Basics of Auto Insurance

You may have heard this common axiom regarding auto insurance: “Don’t pay for any more insurance than necessary; buy only what you are required to by the state and save the money.”

What’s the problem with this advice? It leaves you too exposed to risk. Aside from your health insurance, your auto insurance is probably the one you will call upon most frequently. More importantly, auto accidents can get very expensive very quickly. Saving a few bucks on premiums can’t compare to the cost of a serious accident.

So how much auto insurance should you have? First, a quick review of the components of your car insurance policy, then some suggestions for saving money.

Basic Components of Car Insurance

Bodily Injury. This coverage generally pays for the injuries caused to others by the driver of the vehicle. For this and each of the items listed below, you (and any family members) must be listed on the policy in order to be covered by the insurance.

Medical Payments or Personal Injury Protection (PIP). This covers injuries to you and your passengers. It may (check your policy) cover lost wages or even funeral expenses.

Property Damage. This covers the damage that you (or someone driving your car with your permission) cause to others. While typically it applies to the car you hit, it can also include other property like fences.

Collision. Collision coverage pays for the damage to your vehicle caused by a collision. This will cover damage regardless of who is at fault for the accident.

Comprehensive. This covers a loss to your car caused by other than collisions, such as rocks, theft, fire, etc.

Uninsured/Underinsured Motorist. According to Consumer Reports, roughly 1 in 8 drivers are un- or under-insured. This coverage will reimburse you if you are hit by an uninsured (or hit-and-run) driver.

Factors Affecting Your Premiums

Credit Score. Many insurers start their underwriting with your credit score. According to Consumer Reports, a couple with a low score can pay over $2,000 more per year than a family with stronger credit.

Driving Record. Speeding, accidents (even if you’re not at fault) and DUIs can all have a significant impact on the cost of your auto insurance.

Teenagers. Because they are historically more prone to accidents and aggressive driving, and have less experience behind the wheel, having a teen on your policy will raise the cost significantly.

Deductibles. Higher deductibles work in your favor, while low deductibles can cost you.

Other insurance. Owning a home and bundling your home and auto insurance is one way to cut the cost of your car insurance.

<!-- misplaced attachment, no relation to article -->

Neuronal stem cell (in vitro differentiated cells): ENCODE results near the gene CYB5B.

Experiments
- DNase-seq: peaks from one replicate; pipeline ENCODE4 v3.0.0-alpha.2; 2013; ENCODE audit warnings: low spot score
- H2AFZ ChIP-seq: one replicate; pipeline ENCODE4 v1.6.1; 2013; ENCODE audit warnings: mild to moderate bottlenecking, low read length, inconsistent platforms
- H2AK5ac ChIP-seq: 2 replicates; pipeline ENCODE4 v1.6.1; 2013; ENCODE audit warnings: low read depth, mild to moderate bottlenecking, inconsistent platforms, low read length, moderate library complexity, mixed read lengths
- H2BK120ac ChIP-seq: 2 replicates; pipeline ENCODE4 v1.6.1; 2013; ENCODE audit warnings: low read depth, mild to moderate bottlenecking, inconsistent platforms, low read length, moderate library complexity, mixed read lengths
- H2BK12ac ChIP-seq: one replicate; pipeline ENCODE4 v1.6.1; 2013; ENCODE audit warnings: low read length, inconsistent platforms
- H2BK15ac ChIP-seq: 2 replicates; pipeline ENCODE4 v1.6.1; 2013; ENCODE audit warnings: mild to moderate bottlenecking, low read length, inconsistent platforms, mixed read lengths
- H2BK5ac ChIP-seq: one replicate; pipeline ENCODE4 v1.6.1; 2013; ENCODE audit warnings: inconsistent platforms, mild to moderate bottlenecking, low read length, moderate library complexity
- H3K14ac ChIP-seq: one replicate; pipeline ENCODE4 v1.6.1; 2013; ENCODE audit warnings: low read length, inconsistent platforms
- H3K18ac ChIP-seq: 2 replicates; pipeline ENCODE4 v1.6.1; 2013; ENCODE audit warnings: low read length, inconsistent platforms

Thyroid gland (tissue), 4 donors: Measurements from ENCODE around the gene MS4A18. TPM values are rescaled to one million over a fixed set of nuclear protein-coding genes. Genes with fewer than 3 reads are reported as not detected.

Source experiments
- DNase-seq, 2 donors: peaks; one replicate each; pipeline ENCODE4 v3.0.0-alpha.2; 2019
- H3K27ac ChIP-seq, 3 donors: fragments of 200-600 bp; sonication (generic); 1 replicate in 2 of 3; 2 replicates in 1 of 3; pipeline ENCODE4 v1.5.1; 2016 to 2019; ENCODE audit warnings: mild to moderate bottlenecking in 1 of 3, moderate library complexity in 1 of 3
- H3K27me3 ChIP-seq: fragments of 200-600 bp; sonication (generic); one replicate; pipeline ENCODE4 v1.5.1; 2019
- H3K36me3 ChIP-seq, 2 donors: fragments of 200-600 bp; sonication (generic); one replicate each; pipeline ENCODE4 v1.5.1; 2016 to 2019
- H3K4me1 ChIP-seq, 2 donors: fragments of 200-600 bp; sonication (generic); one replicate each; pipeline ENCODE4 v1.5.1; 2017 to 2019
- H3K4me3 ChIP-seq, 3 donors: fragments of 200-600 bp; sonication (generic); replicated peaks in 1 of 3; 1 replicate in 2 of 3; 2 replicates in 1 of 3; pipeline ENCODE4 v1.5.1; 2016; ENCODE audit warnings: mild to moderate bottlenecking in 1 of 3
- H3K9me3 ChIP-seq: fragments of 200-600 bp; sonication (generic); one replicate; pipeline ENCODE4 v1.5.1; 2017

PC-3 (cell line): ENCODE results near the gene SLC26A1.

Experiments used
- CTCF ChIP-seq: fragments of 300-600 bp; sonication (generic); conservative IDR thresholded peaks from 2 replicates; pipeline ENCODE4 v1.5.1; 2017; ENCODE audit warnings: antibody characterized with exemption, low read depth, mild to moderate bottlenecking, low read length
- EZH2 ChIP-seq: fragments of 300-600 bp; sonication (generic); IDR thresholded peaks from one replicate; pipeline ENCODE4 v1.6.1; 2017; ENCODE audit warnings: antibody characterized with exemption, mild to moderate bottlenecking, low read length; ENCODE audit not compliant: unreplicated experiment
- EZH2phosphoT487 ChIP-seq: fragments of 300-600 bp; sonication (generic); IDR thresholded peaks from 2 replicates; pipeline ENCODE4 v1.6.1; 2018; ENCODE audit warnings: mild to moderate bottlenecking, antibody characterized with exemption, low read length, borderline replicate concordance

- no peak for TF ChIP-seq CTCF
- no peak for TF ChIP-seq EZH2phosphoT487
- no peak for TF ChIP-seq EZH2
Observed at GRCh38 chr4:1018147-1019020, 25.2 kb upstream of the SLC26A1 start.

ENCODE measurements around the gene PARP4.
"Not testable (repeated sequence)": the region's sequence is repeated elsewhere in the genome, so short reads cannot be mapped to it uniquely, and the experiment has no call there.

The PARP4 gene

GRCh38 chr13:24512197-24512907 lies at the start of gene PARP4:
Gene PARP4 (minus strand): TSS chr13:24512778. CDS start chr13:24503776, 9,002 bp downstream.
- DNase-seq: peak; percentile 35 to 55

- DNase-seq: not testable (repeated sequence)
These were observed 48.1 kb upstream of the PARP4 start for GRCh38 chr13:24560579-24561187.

Don’t scrimp on auto insurance coverage

Generally speaking, you are better off with more insurance rather than less. This is because the cost of the coverage pales in comparison to the damage you’re protecting yourself from. The basic 100/300/100 (that’s $100,000 bodily injury coverage per person, $300,000 per accident and $100,000 of property damage) is a good place to start. If there are a lot of expensive cars in your area, you should consider increasing it. If you spend a lot of time driving with other people’s’ children in your care, you should definitely carry more insurance. Also, adding an umbrella liability policy for additional liability insurance can be very affordable – about $200 – $400 for $1,000,000 extra protection.

Also, uninsured motorist coverage is relatively inexpensive and should match your own personal coverage. Think of it this way: when someone else hits you, how much insurance do you want them to have?

Higher collision deductibles can help reduce the cost of increased coverage, but higher comprehensive deductibles may not actually help much.

A final tip is to shop around. Even if you’re with one of the top rated insurers like USAA or Amica, you should still comparison shop. Insurers know that people are reluctant to make changes, and they may use that to raise your policy rates every year.

Risk Management as part of your Wealth Management Plan

Maintaining sufficient auto insurance coverage is a key part of any family’s risk management strategy. And risk management is, in turn a key ingredient in a holistic wealth management plan. At Blankinship & Foster, we consider risk management and all other facets of your financial picture in developing an overall wealth management plan. Contact us to learn more about how our proven process brings clarity, confidence and direction to your finances.

About Rick Brooks

Rick Brooks, CFA®, CFP® is a partner of Blankinship & Foster LLC and is the firm’s Chief Investment Officer. He is a lead advisor, counseling clients on all aspects of personal financial management. Rick serves on several boards. He is the Chairman of the Board of Girl Scouts San Diego, and also chairs the San Diego Foundation’s Professional Advisor Council. Rick and his family live in Mission Hills. Rick enjoys spending time with his family, theater, cooking, skiing, gaming and reading.

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